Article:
Putting contact shortcuts in a nice way of organizing your favorites, but in eyecandy terms, a folder with shortcuts is no match for, say, Photo contacs on TouchWiz.
One big advantage of Android is the notification area. As with the G1, there's a thin bar at the top of the screen with status info about battery, signal strength and others such as Bluetooth or missed events.
But if you slide it down you get a list of all recent notifications - that's the so called notifications area. Tapping one of the listed notifications takes a context relevant action - for instance, a tap on a notification of a successful installation would launch that application; a finished download notification will open the file and so on.
Since you can open the notification area from wherever the top bar is visible, new events won't interrupt your work. You can slide the tray down like a window blind just enough to see more details about what has happened and if it doesn't need your immediate atention you can let it slide back up and continue where you left off.
Android has some peculiarities too. It doesn't recognize the concept of "running" and "closed" applications. Instead it gives the impression that all apps are running all the time. The system may close an app that runs in the background to preserve resources but as soon as the user selects it again Android will restore it to its previous state so that the user never knows the app had actually been closed.
Here might be a good place to say that there are actually two different versions of the HTC Magic. One has 288 MB of RAM, while the other comes with only 192MB. We had the former version for this review and we are pleased to say that all this background activity doesn't lead to any hang-ups or slowdowns.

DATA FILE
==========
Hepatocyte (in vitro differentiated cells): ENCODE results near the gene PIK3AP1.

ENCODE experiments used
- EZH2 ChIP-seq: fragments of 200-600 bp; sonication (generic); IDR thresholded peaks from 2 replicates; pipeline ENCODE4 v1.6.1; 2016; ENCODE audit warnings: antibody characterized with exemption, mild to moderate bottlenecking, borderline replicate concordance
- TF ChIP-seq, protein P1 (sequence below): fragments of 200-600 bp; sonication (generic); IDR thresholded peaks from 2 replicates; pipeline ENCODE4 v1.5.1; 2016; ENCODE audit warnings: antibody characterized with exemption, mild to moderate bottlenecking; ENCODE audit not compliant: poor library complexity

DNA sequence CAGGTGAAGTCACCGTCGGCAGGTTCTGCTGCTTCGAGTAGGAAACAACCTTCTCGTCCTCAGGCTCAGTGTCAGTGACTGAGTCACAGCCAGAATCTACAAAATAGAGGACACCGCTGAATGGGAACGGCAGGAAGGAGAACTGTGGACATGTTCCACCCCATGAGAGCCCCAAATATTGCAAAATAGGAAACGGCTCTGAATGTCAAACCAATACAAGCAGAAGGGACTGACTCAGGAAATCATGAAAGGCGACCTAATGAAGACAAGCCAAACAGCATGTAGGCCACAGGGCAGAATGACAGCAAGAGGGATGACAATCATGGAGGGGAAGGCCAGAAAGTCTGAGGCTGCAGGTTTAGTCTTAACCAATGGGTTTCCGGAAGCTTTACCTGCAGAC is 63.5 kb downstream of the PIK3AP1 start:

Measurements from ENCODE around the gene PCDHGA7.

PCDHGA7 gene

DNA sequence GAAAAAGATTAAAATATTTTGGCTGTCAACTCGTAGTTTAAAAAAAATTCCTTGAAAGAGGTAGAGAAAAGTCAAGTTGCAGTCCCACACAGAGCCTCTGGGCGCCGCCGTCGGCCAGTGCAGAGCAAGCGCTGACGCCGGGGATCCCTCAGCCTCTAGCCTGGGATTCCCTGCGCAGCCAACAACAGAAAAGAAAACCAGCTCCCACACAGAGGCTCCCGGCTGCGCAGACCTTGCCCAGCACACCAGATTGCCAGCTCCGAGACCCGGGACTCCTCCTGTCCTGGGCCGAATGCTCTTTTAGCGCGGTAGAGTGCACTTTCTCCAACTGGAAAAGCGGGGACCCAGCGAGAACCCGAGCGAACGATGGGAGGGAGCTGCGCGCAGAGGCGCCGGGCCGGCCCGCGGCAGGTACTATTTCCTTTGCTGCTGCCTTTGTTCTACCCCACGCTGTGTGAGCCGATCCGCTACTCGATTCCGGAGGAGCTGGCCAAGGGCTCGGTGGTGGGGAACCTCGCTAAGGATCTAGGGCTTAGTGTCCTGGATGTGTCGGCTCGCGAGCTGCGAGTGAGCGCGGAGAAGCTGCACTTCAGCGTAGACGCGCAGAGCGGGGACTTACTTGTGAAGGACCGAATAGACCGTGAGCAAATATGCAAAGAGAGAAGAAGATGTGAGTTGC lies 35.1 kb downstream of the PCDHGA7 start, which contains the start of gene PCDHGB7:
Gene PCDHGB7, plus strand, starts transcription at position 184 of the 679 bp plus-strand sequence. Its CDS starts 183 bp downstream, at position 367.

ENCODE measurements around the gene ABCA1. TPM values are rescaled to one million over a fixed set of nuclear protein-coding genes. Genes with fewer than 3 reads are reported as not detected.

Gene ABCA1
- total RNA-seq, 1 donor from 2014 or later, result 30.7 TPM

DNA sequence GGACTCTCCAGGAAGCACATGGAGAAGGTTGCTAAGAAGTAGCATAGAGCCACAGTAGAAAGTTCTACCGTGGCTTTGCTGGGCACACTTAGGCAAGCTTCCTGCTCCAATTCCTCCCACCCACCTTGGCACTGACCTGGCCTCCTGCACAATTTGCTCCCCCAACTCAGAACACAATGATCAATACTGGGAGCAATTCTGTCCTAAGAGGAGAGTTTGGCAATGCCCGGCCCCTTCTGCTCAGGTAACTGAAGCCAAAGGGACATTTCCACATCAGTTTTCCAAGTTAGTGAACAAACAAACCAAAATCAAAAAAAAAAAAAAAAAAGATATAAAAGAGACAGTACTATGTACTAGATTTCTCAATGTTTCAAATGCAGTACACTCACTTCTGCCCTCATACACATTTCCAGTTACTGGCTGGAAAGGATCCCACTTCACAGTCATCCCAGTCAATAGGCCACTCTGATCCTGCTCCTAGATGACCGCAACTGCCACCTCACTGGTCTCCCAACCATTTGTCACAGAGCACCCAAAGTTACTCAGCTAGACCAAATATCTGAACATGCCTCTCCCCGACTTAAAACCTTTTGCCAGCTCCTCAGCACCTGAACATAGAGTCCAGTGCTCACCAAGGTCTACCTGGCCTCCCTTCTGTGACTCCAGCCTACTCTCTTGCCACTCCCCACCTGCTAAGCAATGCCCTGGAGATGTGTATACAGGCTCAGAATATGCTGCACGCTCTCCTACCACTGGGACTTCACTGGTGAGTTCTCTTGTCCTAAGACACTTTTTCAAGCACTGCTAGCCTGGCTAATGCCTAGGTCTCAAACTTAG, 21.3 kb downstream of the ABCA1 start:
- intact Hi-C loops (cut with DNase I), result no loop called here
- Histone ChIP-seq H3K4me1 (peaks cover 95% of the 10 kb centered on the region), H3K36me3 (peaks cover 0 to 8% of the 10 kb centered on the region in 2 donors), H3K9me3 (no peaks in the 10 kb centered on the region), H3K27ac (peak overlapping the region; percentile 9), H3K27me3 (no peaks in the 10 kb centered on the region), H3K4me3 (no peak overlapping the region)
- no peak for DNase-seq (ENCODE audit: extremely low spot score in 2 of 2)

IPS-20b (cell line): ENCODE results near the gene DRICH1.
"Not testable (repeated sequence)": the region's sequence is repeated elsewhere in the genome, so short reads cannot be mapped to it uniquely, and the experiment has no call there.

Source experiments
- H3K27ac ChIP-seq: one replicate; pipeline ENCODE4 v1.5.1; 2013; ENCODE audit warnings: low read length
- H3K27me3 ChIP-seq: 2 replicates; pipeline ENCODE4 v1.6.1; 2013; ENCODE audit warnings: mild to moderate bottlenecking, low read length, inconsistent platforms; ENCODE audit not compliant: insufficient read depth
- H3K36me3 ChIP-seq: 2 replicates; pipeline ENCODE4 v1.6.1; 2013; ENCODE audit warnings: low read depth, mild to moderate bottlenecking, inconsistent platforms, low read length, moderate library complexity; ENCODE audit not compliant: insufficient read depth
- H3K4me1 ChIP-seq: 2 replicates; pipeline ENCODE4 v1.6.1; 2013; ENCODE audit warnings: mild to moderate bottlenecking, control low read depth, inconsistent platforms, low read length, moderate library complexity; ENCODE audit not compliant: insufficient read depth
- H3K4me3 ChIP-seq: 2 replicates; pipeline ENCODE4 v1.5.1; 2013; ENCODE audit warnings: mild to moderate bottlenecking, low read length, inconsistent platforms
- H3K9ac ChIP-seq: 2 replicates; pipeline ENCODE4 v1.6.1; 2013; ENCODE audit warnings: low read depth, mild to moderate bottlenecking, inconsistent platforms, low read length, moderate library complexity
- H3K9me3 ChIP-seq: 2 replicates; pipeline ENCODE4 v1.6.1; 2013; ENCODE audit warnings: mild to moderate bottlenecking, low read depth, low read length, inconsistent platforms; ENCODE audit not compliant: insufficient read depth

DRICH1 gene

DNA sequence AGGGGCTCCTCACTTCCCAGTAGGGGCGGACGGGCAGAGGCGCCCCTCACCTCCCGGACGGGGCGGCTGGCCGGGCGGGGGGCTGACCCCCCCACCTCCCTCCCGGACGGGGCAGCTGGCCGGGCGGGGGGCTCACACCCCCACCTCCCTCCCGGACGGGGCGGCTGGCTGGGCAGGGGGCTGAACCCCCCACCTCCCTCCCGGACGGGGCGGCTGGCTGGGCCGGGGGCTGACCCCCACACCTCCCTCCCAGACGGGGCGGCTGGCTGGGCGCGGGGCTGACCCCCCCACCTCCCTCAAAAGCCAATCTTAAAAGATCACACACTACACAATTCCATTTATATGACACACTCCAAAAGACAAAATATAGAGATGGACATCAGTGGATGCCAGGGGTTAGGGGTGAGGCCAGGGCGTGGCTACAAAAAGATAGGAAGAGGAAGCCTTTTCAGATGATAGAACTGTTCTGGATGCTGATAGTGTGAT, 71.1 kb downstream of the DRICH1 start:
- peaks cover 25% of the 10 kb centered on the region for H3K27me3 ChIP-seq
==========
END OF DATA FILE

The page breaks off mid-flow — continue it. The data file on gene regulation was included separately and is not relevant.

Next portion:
Holding down the Home key brings up a kind of "task switcher". It's not really a task switcher, though, as some of the applications you've already started may no longer appear running for the reasons described above. Still, the task switcher is useful as it gives you access to the six most recently used apps.
Gesture locks are gaining momentum and a cutting-edge OS like Android is bound to have them. While some versions require that the pattern is a letter, the Android way is to draw a pattern. The phone can be set to require a preset pattern of onscreen sweeps each time you're unlocking it.
The way it works is you're presented with a 3 x 3 grid of dots and you have to connect at least four dots in whatever order you choose. We'd advise against using too complex shapes, as you have to draw the shape again if you are to cancel or change it, so forgetting it would be an issue.
You can choose to have haptics enabled so with a little training you can unlock the phone without looking at the grid. There's even an option to disable the trail that connects the dots completing the pattern.
The letter-based locks have the advantage of different letters doing different things - not just unlock, but even launch an app. Android doesn't have it yet but maybe it will get it in the next dessert-named version.